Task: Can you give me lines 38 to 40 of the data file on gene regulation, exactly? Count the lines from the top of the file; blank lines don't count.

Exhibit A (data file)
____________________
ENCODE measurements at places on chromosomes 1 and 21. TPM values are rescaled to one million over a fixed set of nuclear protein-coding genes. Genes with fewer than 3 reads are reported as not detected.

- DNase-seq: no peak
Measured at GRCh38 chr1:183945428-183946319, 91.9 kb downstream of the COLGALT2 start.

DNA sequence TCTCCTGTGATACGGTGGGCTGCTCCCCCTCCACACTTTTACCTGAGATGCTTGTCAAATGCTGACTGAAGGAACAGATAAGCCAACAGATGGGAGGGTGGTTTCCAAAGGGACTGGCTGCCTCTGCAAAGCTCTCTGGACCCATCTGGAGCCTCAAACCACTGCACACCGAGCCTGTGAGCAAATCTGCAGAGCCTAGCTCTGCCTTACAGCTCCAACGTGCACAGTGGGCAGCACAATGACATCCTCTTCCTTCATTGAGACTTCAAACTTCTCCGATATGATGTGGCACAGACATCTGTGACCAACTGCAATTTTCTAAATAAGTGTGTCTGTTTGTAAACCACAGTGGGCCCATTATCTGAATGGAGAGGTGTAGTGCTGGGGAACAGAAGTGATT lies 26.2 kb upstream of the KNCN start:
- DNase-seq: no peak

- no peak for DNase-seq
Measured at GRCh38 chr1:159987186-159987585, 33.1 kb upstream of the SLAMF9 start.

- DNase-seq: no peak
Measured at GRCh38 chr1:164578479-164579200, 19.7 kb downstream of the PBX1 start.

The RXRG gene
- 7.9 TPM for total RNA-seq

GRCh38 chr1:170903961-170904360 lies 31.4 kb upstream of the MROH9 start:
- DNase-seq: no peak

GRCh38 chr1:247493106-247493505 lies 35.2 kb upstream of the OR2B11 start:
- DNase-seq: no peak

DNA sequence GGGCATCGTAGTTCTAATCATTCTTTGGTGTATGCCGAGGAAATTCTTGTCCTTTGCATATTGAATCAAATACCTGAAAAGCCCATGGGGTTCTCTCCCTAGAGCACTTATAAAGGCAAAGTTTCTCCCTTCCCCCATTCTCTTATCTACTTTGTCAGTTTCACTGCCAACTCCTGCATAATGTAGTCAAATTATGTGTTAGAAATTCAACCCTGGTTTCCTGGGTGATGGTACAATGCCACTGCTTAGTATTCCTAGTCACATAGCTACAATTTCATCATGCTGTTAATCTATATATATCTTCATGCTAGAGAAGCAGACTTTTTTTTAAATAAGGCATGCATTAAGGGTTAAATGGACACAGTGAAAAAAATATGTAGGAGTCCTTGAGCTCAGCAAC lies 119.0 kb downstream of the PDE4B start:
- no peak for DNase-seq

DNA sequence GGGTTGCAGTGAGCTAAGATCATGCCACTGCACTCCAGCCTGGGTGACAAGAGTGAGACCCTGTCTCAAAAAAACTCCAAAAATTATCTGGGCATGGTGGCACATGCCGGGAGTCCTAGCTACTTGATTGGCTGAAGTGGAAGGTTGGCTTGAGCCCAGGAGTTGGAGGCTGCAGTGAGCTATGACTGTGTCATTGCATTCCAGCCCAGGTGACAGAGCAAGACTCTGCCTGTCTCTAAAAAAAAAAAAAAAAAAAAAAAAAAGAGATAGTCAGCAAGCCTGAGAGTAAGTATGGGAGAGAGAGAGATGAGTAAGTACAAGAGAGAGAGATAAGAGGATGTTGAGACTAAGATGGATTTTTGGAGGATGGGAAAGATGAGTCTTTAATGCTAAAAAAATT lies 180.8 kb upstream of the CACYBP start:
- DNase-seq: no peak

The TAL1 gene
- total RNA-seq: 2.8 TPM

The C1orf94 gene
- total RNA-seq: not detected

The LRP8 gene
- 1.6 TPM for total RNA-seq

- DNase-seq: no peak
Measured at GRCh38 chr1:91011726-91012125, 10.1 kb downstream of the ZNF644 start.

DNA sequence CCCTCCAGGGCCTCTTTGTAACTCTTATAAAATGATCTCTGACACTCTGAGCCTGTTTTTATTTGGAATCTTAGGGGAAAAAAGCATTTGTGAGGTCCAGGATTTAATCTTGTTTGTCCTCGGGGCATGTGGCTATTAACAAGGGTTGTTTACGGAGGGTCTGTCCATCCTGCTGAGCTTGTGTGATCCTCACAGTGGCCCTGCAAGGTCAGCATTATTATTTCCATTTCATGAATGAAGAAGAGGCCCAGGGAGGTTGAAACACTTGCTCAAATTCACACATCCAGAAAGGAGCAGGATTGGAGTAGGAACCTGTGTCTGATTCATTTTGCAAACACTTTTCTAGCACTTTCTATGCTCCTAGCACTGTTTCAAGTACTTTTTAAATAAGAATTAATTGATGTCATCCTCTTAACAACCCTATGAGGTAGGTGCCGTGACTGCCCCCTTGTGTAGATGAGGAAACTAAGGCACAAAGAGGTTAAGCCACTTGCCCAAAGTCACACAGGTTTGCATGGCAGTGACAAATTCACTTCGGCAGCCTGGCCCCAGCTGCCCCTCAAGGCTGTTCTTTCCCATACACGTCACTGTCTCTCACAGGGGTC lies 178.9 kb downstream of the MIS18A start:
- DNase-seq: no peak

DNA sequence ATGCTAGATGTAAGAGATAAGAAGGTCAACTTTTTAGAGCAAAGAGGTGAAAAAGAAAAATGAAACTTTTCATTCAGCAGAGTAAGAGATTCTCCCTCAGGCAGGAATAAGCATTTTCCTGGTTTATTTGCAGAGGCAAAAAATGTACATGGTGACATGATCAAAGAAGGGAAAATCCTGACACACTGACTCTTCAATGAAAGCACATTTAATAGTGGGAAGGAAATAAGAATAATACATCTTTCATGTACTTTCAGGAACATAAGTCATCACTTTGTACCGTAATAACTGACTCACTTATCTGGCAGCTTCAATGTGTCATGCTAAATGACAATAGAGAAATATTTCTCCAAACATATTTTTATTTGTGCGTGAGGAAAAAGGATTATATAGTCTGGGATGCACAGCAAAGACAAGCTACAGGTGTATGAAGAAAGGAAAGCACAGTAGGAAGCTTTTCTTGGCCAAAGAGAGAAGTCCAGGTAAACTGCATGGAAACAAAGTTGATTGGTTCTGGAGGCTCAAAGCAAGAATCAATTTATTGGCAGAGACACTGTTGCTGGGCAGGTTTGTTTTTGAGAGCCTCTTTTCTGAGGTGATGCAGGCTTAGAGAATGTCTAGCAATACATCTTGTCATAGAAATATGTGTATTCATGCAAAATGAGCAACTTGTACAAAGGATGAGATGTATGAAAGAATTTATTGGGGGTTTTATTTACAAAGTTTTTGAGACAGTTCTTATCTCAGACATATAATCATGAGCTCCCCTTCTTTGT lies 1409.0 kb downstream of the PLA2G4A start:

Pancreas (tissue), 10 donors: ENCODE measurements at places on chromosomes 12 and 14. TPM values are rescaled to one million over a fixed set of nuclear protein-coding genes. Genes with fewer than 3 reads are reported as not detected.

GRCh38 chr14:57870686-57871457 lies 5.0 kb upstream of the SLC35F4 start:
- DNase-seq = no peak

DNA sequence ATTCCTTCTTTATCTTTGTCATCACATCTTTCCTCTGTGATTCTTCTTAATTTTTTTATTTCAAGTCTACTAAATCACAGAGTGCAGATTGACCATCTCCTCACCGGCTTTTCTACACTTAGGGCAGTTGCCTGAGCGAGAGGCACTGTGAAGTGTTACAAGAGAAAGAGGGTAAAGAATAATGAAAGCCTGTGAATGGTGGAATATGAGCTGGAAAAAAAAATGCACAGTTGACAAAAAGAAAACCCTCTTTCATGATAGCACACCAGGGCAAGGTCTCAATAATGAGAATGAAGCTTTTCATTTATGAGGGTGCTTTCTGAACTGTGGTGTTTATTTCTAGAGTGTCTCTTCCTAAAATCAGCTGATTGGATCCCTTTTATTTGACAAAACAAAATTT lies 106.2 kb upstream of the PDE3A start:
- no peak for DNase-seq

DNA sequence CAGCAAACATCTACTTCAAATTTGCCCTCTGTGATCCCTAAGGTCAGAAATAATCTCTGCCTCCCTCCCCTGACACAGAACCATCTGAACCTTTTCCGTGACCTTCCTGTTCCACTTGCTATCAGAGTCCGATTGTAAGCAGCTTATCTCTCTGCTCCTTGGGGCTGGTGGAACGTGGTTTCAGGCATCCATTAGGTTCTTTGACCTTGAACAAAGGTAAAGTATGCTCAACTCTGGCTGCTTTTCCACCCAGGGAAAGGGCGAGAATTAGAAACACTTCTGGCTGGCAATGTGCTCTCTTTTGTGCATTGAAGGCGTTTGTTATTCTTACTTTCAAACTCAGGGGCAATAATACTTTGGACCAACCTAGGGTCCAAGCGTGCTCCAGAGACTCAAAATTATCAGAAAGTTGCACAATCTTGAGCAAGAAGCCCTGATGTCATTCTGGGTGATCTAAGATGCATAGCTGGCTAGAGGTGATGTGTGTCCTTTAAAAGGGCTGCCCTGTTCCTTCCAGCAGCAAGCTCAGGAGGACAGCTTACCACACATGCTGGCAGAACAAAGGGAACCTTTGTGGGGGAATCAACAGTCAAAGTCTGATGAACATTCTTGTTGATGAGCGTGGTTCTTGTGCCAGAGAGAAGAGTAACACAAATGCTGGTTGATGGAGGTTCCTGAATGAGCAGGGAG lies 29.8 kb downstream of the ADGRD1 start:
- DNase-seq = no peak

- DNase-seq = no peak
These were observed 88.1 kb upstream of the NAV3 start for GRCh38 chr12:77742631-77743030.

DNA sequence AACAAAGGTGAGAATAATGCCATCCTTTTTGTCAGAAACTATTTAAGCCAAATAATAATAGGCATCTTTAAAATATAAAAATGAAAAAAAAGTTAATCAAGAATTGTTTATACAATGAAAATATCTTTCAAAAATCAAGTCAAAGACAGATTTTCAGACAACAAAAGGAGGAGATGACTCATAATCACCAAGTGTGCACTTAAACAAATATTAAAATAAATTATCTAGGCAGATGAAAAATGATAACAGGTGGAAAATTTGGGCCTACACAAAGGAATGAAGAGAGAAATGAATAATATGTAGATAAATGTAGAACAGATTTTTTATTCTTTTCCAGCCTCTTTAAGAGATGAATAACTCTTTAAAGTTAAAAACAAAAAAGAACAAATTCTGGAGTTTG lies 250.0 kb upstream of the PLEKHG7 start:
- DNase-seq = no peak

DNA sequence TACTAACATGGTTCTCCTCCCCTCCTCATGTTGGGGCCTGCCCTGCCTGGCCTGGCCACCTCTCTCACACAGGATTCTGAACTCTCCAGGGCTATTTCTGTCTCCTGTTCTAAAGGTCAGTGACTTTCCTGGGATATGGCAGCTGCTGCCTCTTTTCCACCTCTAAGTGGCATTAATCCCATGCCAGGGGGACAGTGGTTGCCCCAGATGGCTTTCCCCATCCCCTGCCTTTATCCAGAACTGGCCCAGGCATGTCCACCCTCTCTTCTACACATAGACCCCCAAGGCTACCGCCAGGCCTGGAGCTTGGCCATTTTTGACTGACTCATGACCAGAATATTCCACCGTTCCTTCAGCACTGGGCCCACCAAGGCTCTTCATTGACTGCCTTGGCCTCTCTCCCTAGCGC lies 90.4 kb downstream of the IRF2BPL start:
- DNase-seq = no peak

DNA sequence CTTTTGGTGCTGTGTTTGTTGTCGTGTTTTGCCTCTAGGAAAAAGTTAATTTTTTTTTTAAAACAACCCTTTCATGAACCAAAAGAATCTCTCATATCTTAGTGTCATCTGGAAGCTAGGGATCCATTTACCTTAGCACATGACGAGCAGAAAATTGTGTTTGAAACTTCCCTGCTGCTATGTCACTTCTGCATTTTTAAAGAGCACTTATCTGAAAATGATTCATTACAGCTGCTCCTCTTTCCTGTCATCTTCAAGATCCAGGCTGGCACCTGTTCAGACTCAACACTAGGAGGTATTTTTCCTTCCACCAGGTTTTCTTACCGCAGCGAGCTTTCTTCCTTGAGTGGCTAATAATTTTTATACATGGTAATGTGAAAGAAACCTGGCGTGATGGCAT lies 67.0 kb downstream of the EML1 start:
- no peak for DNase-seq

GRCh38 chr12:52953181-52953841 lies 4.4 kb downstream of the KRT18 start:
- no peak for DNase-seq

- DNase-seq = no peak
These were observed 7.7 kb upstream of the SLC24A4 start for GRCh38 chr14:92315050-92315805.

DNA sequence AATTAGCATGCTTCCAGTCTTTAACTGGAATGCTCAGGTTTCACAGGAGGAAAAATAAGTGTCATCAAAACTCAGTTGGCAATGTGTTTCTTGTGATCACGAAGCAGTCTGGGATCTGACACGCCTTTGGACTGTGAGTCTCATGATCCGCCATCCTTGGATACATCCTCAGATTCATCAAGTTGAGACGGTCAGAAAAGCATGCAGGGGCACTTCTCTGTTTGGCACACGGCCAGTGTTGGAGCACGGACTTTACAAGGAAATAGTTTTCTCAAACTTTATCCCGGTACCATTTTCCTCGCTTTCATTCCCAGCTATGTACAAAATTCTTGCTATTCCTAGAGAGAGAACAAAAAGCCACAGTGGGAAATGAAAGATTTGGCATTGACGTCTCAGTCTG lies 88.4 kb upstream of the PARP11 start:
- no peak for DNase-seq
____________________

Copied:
- DNase-seq = no peak
These were observed 88.1 kb upstream of the NAV3 start for GRCh38 chr12:77742631-77743030.

DNA sequence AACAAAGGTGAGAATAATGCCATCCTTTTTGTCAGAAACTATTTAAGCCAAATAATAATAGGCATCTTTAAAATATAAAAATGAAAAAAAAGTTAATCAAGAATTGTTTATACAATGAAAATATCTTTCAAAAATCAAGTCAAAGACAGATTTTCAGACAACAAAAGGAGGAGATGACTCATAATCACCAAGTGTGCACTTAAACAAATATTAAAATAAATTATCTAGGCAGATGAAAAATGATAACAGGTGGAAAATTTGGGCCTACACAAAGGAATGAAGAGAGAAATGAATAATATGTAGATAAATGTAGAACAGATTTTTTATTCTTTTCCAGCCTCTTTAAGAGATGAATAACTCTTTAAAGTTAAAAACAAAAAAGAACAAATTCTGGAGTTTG lies 250.0 kb upstream of the PLEKHG7 start: